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4th novel by Anaïs Barbeau-Lavalette: reclaiming female desire

4th novel by Anaïs Barbeau-Lavalette: reclaiming desire in the feminine

MISE & Agrave; DAY

Renowned filmmaker and author of the cult novel The Fleeing Woman, multiple award-winning, Anaïs Barbeau-Lavalette explores the twists and turns of romantic encounter and feminine desire in his fourth novel, Woman River. This magnificent, poetic novel is both an ode to freedom, the expression of carnal desire and a magnificent love song for the St. Lawrence River.

The novel, which takes root on an imaginary island somewhere on the St. Lawrence, describes the encounter between a moving woman and a painter who tries to reproduce the blue of the river. On the shore, there is a moment of magic… and the little sparks arise between them.

Anaïs Barbeau-Lavalette, inspired and inspiring writer, reveals in her novel all the intensity of feminine desire. A desire that takes many forms, modulates according to encounters and events, takes its rightful place. 

In an interview, the writer explains that River Woman represents the end of a cycle, like a third and final ricochet after The Fleeing Woman

“At the bottom of all this there is a recurring desire to write on what makes us stay, on what makes us leave. Of course, I think it concerns everyone. Me, through my story, that's what worries me.”

Another question, so fundamental, also affects her: what makes a meeting?

“What makes someone who is on your path, at a given moment, will become someone unforgettable? There is something in the meeting which for me is a mystery. I wanted to think about that.”

A last taboo

Anaïs Barbeau-Lavalette considers that feminine desire is one of the last taboos.  

“I learned very young to be desired, but so late to be desired that for me, it was part of an apprenticeship that arrived late and which is still singled out. As if to desire, for a woman, was condemnable, as if it were relegated a little to wantonness, to the lowlands. It is especially not associated with a mother.”

“I feel like there is a way to be a mother, to be a woman, to be desirous today. And let it be a pride, a trait of character, and that we talk about it. Not necessarily that we brandish it, but especially not that we are ashamed, in fact. It's part of what qualifies us as alive, and we have to reclaim the beautiful grand meaning of that word.”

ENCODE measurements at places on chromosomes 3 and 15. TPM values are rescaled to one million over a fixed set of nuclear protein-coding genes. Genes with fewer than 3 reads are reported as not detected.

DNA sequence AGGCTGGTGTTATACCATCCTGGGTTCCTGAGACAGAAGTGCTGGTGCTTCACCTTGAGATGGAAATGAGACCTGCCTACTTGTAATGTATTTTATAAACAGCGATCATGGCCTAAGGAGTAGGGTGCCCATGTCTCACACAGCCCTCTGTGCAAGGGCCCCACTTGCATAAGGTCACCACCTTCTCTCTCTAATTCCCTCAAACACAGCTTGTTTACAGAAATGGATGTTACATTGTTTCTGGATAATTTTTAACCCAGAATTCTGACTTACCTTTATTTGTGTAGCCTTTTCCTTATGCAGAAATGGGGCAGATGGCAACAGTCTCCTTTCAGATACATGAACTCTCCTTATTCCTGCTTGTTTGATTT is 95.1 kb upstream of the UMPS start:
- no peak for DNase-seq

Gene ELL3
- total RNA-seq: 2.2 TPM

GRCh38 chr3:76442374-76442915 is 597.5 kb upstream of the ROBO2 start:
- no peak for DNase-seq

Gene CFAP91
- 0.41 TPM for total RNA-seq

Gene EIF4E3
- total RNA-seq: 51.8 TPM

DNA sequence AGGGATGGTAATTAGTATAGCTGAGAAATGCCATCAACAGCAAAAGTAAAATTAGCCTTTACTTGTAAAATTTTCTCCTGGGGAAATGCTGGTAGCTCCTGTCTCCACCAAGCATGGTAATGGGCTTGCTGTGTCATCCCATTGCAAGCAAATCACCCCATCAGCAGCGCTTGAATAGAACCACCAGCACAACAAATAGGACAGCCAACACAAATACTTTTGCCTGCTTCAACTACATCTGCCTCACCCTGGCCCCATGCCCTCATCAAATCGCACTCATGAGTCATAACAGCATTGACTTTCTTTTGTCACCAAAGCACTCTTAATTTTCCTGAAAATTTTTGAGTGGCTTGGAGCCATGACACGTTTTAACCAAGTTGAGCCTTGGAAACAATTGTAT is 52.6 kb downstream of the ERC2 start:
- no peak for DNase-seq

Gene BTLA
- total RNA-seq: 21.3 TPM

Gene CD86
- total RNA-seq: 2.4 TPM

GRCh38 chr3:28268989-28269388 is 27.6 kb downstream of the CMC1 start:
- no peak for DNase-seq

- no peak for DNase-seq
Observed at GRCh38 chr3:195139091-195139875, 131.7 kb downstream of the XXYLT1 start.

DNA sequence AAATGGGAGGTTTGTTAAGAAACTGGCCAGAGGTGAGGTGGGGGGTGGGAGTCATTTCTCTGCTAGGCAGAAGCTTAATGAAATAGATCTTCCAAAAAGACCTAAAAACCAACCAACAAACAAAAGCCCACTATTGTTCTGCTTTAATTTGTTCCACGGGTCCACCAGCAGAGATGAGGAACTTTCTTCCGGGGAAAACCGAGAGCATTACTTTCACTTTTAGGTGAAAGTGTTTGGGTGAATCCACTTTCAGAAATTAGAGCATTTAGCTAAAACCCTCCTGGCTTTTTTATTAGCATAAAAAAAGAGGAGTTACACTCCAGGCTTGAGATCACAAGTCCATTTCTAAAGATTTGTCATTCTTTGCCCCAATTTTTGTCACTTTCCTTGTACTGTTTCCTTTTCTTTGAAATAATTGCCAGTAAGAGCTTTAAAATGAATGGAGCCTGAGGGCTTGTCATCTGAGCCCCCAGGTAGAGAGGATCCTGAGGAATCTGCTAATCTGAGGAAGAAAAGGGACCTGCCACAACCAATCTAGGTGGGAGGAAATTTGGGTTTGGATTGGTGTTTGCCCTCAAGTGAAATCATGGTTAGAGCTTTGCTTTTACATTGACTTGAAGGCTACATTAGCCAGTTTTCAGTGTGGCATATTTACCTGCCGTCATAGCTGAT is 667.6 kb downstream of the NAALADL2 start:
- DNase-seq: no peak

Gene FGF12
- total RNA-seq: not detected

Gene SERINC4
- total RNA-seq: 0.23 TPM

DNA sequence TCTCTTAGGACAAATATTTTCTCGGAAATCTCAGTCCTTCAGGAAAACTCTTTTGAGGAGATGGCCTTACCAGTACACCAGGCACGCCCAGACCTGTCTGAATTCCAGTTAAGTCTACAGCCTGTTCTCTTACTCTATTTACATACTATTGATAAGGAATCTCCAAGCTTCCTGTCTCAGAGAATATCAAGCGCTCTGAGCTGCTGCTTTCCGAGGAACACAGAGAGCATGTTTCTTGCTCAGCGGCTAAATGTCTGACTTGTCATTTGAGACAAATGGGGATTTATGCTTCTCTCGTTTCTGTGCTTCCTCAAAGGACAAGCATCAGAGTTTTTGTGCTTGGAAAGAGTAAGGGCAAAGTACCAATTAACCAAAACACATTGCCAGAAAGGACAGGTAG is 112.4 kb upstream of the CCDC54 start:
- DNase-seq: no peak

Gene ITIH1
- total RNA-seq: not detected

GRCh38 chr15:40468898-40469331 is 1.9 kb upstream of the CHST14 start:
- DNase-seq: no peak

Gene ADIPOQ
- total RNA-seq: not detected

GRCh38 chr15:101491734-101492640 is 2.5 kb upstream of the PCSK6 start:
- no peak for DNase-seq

Even in literature, women have a rather passive role, on the desire side, she points out.

“It's steeped in history. The books we still read – Shakespeare, Flaubert, Stendhal – young people study that at school. They are women who wait for the man, who wait to be chosen and who, in the meantime, are passive. Making desire active is part of my qualities, like being patient, being gentle, being kind, being intelligent. Well, I'm also desirous.”

She doesn't think she's the only one who thinks that way.

“I think we're full, like that, it's just that indeed, we can be singled out. It is still connected to women of bad life. There is something very medieval in our way of considering feminine desire.”


This sort of immense mystery that is love is also at the heart of River Woman

« What makes love? What makes the heartbreak afterwards?,” she adds.

“People explained to me that for the bereaved, like the great pain in love, the brain is so well made that it makes us see the lost person for months, even years, afterwards. We hallucinate it, because it protects us from the violence of loss. The brain stretches the pain a little, like the tail of a comet.”


Offshore, the river touches the sea. At the confluence of the two waters, the colors slowly mix .

After a few kilometers, they become one and the same color, new. This aquatic meeting point, where the two waters merge, is called “the nuptials”.

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